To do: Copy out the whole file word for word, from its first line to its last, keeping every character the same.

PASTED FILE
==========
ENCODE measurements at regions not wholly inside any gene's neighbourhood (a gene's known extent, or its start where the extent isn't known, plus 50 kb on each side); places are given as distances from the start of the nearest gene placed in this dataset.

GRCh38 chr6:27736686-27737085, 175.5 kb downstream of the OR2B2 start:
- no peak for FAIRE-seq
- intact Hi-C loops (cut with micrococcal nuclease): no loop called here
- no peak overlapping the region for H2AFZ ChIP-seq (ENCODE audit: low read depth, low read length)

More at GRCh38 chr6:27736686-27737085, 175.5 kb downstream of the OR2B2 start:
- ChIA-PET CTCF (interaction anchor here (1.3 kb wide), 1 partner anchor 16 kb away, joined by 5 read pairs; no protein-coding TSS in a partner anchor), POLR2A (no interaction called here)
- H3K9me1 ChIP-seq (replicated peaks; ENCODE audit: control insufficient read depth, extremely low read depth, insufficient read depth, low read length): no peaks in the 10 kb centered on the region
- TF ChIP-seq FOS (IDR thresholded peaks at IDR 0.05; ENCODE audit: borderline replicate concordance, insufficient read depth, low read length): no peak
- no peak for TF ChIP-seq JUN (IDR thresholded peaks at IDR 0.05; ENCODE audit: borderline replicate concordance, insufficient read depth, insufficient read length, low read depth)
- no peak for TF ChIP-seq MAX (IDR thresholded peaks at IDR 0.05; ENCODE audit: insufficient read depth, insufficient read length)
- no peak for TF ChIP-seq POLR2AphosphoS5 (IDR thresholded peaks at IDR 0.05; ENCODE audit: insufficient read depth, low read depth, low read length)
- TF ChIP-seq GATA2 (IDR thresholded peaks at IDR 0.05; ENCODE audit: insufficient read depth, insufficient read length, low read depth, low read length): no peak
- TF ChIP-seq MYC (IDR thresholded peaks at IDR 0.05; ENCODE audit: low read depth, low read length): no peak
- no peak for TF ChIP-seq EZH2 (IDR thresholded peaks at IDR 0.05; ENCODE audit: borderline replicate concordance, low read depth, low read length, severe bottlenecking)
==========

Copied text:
ENCODE measurements at regions not wholly inside any gene's neighbourhood (a gene's known extent, or its start where the extent isn't known, plus 50 kb on each side); places are given as distances from the start of the nearest gene placed in this dataset.

GRCh38 chr6:27736686-27737085, 175.5 kb downstream of the OR2B2 start:
- no peak for FAIRE-seq
- intact Hi-C loops (cut with micrococcal nuclease): no loop called here
- no peak overlapping the region for H2AFZ ChIP-seq (ENCODE audit: low read depth, low read length)

More at GRCh38 chr6:27736686-27737085, 175.5 kb downstream of the OR2B2 start:
- ChIA-PET CTCF (interaction anchor here (1.3 kb wide), 1 partner anchor 16 kb away, joined by 5 read pairs; no protein-coding TSS in a partner anchor), POLR2A (no interaction called here)
- H3K9me1 ChIP-seq (replicated peaks; ENCODE audit: control insufficient read depth, extremely low read depth, insufficient read depth, low read length): no peaks in the 10 kb centered on the region
- TF ChIP-seq FOS (IDR thresholded peaks at IDR 0.05; ENCODE audit: borderline replicate concordance, insufficient read depth, low read length): no peak
- no peak for TF ChIP-seq JUN (IDR thresholded peaks at IDR 0.05; ENCODE audit: borderline replicate concordance, insufficient read depth, insufficient read length, low read depth)
- no peak for TF ChIP-seq MAX (IDR thresholded peaks at IDR 0.05; ENCODE audit: insufficient read depth, insufficient read length)
- no peak for TF ChIP-seq POLR2AphosphoS5 (IDR thresholded peaks at IDR 0.05; ENCODE audit: insufficient read depth, low read depth, low read length)
- TF ChIP-seq GATA2 (IDR thresholded peaks at IDR 0.05; ENCODE audit: insufficient read depth, insufficient read length, low read depth, low read length): no peak
- TF ChIP-seq MYC (IDR thresholded peaks at IDR 0.05; ENCODE audit: low read depth, low read length): no peak
- no peak for TF ChIP-seq EZH2 (IDR thresholded peaks at IDR 0.05; ENCODE audit: borderline replicate concordance, low read depth, low read length, severe bottlenecking)